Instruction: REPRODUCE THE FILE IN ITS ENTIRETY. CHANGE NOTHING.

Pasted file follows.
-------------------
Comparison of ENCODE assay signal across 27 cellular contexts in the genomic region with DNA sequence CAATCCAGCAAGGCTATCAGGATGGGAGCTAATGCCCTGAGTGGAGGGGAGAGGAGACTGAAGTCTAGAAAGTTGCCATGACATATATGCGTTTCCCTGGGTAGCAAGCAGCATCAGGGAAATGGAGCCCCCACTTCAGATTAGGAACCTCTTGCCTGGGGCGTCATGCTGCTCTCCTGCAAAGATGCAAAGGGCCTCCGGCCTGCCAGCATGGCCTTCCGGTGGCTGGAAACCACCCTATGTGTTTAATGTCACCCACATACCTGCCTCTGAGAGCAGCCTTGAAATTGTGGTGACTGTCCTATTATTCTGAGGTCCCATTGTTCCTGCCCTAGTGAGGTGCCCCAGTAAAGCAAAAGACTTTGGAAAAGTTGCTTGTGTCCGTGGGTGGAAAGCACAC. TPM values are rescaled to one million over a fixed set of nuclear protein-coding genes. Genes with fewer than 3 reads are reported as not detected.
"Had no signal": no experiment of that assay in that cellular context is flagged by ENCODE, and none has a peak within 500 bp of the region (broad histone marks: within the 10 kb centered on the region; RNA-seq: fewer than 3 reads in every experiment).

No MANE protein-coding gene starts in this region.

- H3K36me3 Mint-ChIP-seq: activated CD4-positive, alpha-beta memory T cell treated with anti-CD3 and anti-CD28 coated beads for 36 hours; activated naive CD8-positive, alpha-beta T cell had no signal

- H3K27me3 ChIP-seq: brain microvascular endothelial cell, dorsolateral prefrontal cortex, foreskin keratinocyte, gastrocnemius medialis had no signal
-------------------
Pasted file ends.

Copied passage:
Comparison of ENCODE assay signal across 27 cellular contexts in the genomic region with DNA sequence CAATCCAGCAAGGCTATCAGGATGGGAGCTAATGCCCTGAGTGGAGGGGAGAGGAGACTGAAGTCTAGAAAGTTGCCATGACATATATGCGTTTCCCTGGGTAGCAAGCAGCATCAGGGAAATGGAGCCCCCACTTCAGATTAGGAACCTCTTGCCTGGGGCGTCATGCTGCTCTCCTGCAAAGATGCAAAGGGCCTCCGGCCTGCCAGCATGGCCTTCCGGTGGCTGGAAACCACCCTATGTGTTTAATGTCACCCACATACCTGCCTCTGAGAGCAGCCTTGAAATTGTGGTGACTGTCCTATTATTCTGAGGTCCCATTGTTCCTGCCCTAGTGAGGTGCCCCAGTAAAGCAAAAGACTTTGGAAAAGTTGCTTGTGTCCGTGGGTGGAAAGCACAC. TPM values are rescaled to one million over a fixed set of nuclear protein-coding genes. Genes with fewer than 3 reads are reported as not detected.
"Had no signal": no experiment of that assay in that cellular context is flagged by ENCODE, and none has a peak within 500 bp of the region (broad histone marks: within the 10 kb centered on the region; RNA-seq: fewer than 3 reads in every experiment).

No MANE protein-coding gene starts in this region.

- H3K36me3 Mint-ChIP-seq: activated CD4-positive, alpha-beta memory T cell treated with anti-CD3 and anti-CD28 coated beads for 36 hours; activated naive CD8-positive, alpha-beta T cell had no signal

- H3K27me3 ChIP-seq: brain microvascular endothelial cell, dorsolateral prefrontal cortex, foreskin keratinocyte, gastrocnemius medialis had no signal